Local enrichment of LPAR1 in CCSs after LPA stimulation: two-colour TIRF movies of cells expressing LPAR1-GFP and CLC-RPF with time resolution 3 s and exposure time 900 ms were smoothed with a temporal mean filter using a window of 6 s (2 frames). The CLC-RFP channel was converted to a binary mask by first applying a bilateral filter (with a spatial radius of 1 pixel and intensity range 3 times the s.d. of the background), and subsequent thresholding using a semi-automatic iterative auto local threshold method. For the LPAR1-GFP channel, the median background values for each frame were determined by automatic thresholding and subsequently subtracted. The LPAR1-GFP signal, computed from CLC-RFP-positive pixels as determined by the binary mask was then normalized to the mean LPAR1-GFP in CLC-RPF signal in the frames before stimulation. Kymographs are a sequence of line profiles in time and were obtained by manually selecting an ROI from two-colour TIRF movies pre-treated as explained above and plotting the signal in this area in time, for both colours.
PIP3 sensor translocation: confocal sections of cells expressing low levels of pGRP1(PH)-EGFP were acquired every 10 s. The resulting movies were subjected to image smoothing and thresholding in Fiji. To obtain membrane versus cytoplasm fluorescence tracks, a user-adjusted region was subtracted from the cell’s edge and referred to as the membrane. Brightness levels of the membrane and the rest of the cell were tracked over time and the membrane/cytoplasm ratio calculated for each time point. The number of responsive cells was obtained by blind scoring of responsive cells.
Data representation and statistical analyses
Blots were cropped in Adobe Photoshop CS6 and uncropped scans of the most important blots are presented in Supplementary Fig. 11. R studio and GraphPad Prism (version 6.oh) were used to carry out all statistical analyses. GraphPad Prism (version 6.oh) was used to plot results always as mean±s.e.m. of the data indicated below.
Figure 1c: n=15 cells pooled from three independent experiments.
Figure 2d: n=15 control KD cells, n=15 N-WASP KD cells, pooled from three independent experiments.
Figure 2f: n=13 control KD cells, n=13 N-WASP KD cells, pooled from three independent experiments.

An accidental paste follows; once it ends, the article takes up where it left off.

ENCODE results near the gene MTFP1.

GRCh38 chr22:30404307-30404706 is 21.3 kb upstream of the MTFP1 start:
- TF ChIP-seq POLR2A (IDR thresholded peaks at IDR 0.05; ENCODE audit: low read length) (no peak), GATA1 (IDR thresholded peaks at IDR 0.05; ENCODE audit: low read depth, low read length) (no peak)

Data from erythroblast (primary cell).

Figure 3c: n=117 cells for GFP, n=54 cells for ΔVCA, n=20 cells for ΔWH1, n=20 cells for ΔPRD, n=21 cells for H208D, pooled from three independent experiments.
Figure 3d: n=12 cells for GFP, n=10 cells for ΔVCA, n=12 cells for ΔWH1, n=10 cells for ΔPRD, n=7 cells for H208D, pooled from two independent experiments.
Figure 3e: n=8 cells for GFP, n=10 cells for ΔVCA, n=5 cells for ΔWH1, n=10 cells for ΔPRD, n=7 cells for H208D, pooled from two independent experiments.
Figure 3f: n=12 cells for GFP, n=10 cells for ΔVCA, n=12 cells for ΔWH1, n=10 cells for ΔPRD, n=7 cells for H208D, pooled from two independent experiments.
Figure 3g: n=11 CTR KD cells, n=11 ArpC2 KD #1 cells, n=10 ArpC2 KD #2 cells, pooled from three independent experiments.
Figure 3j: n=8 ArpC2 KD #1+GFP cells, n=11 ArpC2 KD #1+N-WASP cells, n=10 ArpC2 KD #2+GFP cells, n=10 ArpC2 KD #2+N-WASP cells, pooled from two independent experiments.
Figure 4b: n=22 control KD+0.1% FCS cells, n=23 control KD+10% FCS cells, n=22 N-WASP KD+0.1% FCS cells, n=23 N-WASP KD+10% FCS cells, pooled from three independent experiments.
Figure 4c: n=19 cells for 0, n=20 cells for 3, 7, 15, 30 and 60 min, pooled from three independent experiments.
Figure 4d: n=5,048 CTR KD tracks, n=3,619 N-WASP KD tracks; n=7 CTR KD cells, n=7 N-WASP KD cells, pooled from two independent experiments.
Figure 4f: n=36 cells for NS, n=36 cells for EGF, n=36 cells for LPA, n=34 cells for FCS, pooled from three independent experiments.
Figure 4h: n=15 control KD NS cells, n=15 control KD+LPA cells, n=15 LPAR1 KD #1 NS cells, n=15 LPAR1 KD #1+LPA cells, n=15 LPAR1 KD #2 NS cells, n=15 LPAR1 KD #2+LPA cells, pooled from two independent experiments.
Figure 5e: n=23 cells for DMSO, n=25 cells for Dynasore, pooled from two independent experiments.
Figure 6a: n=21 control KD NS cells, n=14 control KD+EGF cells, n=21 N-WASP KD NS cells, n=14 N-WASP KD+EGF cells, pooled from three independent experiments.
Figure 6b: n=20 control KD NS cells, n=21 control KD+LPA cells, n=18 N-WASP KD NS cells, n=20 N-WASP KD+LPA cells, pooled from three independent experiments.
Figure 6c: EGF: control n=51 cells for SS, n=51 cells for 3 min, n=53 cells for 7 min, n=52 cells for 15 min, n=55 cells for 15 min, n=54 cells for 60 min; N-WASP KD n=51 cells for SS, n=50 cells for 3 min, n=50 cells for 7 min, n=50 cells for 15 min, n=53 cells for 15 min, n=50 cells for 60 min; pooled from three independent experiments, LPA: control n=83 cells for SS, n=87 cells for 3 min, n=81 cells for 7 min, n=83 cells for 15 min, n=87 cells for 15 min, n=87 cells for 60 min; N-WASP KD n=81 cells for SS, n=77 cells for 3 min, n=95 cells for 7 min, n=70 cells for 15 min, n=83 cells for 15 min, n=93 cells for 60 min; pooled from three independent experiments.
Figure 7c: n=12 control KD+LPA cells, n=12 control KD+EGF cells, n=11 N-WASP KD+LPA cells, n=11 N-WASP KD+EGF cells, pooled from three independent experiments.
Figure 7e: n=24 control KD cells, n=15 N-WASP KD cells, pooled from three independent experiments.
All relevant data are available from the authors on reasonable request.
How to cite this article: Leyton-Puig, D. et al. Flat clathrin lattices are dynamic actin-controlled hubs for clathrin-mediated endocytosis and signalling of specific receptors. Nat. Commun. 8, 16068 doi: 10.1038/ncomms16068 (2017).
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We thank E. Boucrot (University College London) for critically reading the manuscript, and L. Lagnado (University of Sussex), D. Gadella (University of Amsterdam) and W. Moolenaar (Netherlands Cancer Institute) for sharing reagents. This work was supported by Stichting voor de Technische Wetenschappen Technology Foundation (grant number 12150 to K.J.).
The authors declare no competing financial interests.
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Leyton-Puig, D., Isogai, T., Argenzio, E. et al. Flat clathrin lattices are dynamic actin-controlled hubs for clathrin-mediated endocytosis and signalling of specific receptors. Nat Commun 8, 16068 (2017) doi:10.1038/ncomms16068